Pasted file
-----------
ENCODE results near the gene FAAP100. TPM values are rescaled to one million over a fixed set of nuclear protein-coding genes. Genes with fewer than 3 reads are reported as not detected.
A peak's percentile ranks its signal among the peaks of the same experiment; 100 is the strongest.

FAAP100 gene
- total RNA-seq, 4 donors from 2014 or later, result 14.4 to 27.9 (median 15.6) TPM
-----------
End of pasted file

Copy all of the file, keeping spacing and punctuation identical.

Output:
ENCODE results near the gene FAAP100. TPM values are rescaled to one million over a fixed set of nuclear protein-coding genes. Genes with fewer than 3 reads are reported as not detected.
A peak's percentile ranks its signal among the peaks of the same experiment; 100 is the strongest.

FAAP100 gene
- total RNA-seq, 4 donors from 2014 or later, result 14.4 to 27.9 (median 15.6) TPM